Tuesday, July 24, 2007

The Potter Tea Party

I love cross-cultural blunders, and this was one of the best ones I’ve seen, if for no other reason than that it involved millions of dollars.

The final Harry Potter book went on sale on Saturday, in a globally coordinated release. There was incredibly tight security around the book, so the publishers were quite upset to find the New York Times reviewing the book on Thursday.

Without threatening legal action (surely a hopeless cause), Author JK Rowling resorted to shaming the Times. And that’s where her mistake took place: comparing the NY Times leak to the Boston Tea Party.

Technically, or legally, I suppose, the Boston Tea Party (wikipedia) was an act of piracy, just as spoiling intellectual property secrets was for the Times review of an unreleased book. So Rowling was factually correct.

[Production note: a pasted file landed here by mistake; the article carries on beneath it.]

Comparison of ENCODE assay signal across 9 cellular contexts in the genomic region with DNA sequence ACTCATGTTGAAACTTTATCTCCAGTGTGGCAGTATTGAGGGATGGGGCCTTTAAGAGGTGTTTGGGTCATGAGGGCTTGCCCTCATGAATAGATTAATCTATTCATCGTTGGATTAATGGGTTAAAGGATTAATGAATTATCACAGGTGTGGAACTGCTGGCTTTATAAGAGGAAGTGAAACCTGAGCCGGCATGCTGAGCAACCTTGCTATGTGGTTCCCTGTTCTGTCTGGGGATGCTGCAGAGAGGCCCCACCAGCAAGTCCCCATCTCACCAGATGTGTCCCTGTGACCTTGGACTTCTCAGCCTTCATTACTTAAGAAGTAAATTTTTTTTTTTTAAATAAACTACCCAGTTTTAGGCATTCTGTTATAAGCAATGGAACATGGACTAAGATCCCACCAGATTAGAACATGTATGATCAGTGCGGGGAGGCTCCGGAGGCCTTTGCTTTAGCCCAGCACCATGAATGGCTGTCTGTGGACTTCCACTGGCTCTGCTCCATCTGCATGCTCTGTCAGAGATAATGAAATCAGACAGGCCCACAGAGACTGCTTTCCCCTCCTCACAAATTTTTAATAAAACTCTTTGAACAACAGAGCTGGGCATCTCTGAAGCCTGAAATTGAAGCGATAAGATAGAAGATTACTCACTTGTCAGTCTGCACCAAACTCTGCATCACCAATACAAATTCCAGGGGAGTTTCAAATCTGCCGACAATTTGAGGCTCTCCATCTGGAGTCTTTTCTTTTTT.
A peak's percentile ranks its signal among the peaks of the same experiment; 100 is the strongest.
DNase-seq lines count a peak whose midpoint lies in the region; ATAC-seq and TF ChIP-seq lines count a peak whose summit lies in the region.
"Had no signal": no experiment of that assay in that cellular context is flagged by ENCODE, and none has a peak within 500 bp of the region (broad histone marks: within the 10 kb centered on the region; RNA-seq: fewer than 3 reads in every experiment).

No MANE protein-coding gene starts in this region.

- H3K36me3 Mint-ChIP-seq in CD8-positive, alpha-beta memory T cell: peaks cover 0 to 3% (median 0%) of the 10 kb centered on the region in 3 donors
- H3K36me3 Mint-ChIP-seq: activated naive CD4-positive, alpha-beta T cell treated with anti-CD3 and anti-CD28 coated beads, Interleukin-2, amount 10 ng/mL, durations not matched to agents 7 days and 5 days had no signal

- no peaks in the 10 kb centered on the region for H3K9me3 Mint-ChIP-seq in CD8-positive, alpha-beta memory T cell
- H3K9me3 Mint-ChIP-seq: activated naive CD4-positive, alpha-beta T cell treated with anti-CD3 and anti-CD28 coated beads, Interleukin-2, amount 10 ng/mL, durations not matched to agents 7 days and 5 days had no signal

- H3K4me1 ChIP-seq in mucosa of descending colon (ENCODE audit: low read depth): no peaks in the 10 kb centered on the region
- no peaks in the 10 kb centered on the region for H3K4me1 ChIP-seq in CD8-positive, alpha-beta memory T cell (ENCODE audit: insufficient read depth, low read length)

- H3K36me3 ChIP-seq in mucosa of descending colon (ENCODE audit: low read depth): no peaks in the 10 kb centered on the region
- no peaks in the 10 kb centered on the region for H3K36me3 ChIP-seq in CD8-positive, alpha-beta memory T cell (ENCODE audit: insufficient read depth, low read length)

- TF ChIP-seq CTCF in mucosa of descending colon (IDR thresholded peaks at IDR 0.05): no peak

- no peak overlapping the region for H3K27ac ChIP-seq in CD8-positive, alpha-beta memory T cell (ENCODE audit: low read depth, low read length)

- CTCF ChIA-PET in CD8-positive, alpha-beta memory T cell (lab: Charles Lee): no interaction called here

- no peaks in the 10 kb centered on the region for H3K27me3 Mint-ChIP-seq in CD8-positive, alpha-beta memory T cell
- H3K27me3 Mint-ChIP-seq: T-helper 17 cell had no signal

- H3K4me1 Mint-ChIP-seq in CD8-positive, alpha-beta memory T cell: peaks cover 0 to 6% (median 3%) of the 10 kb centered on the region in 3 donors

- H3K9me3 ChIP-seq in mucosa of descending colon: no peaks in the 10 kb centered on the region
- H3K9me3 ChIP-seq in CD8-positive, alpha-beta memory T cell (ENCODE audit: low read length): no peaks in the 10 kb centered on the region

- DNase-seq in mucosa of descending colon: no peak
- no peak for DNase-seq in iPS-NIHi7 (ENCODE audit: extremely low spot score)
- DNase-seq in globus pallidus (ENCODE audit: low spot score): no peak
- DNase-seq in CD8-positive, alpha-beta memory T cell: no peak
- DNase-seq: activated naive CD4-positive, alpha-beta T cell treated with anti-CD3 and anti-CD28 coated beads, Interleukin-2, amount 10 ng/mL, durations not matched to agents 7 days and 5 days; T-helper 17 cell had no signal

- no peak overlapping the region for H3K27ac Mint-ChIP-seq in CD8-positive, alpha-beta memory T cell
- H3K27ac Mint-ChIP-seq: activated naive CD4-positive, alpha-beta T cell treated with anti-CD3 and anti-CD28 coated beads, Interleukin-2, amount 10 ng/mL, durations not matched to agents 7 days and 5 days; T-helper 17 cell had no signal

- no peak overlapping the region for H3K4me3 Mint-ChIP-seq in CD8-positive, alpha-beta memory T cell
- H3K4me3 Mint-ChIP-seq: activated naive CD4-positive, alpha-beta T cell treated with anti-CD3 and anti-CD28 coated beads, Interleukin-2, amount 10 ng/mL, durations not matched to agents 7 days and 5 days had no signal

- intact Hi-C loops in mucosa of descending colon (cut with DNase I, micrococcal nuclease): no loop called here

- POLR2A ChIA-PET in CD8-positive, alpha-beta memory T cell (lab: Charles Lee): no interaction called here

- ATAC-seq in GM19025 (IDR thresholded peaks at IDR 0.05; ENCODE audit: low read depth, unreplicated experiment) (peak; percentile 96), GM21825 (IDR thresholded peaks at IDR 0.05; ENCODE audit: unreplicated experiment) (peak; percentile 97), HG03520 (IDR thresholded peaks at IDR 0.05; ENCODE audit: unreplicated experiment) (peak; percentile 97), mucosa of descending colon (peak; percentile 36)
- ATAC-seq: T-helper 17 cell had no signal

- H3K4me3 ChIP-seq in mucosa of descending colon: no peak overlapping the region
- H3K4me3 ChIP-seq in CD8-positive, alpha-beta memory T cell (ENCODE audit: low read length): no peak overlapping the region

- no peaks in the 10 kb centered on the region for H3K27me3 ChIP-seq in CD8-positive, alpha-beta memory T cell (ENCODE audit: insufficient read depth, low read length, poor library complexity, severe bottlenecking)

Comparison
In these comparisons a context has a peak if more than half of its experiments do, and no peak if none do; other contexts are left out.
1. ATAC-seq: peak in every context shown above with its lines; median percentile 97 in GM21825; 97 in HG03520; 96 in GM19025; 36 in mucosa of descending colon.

Her mistake, the one that sank her whole complaint, is in holding the Boston Tea Party before a group of Americans as a shameful act. Way off target: Americans are proud of the Tea Party, and comparing the Times review to the colonial rebels was the surest way to make them stand a little taller and be a little prouder. Rowling thus came off, not as an injured artist, but as a simpering, wealthy subject of the Crown.

A few months ago, as I was giving an interview about my book to a radio station in England, the host asked me if rebellion was an essential attribute of the American character, and I replied yes, although I’m not certain how strongly I hold that opinion.

But the Boston Tea Party, which really was nothing more than an urban riot, in the same moral category as Watts—Americans are proud of that riot, pretty much across the board.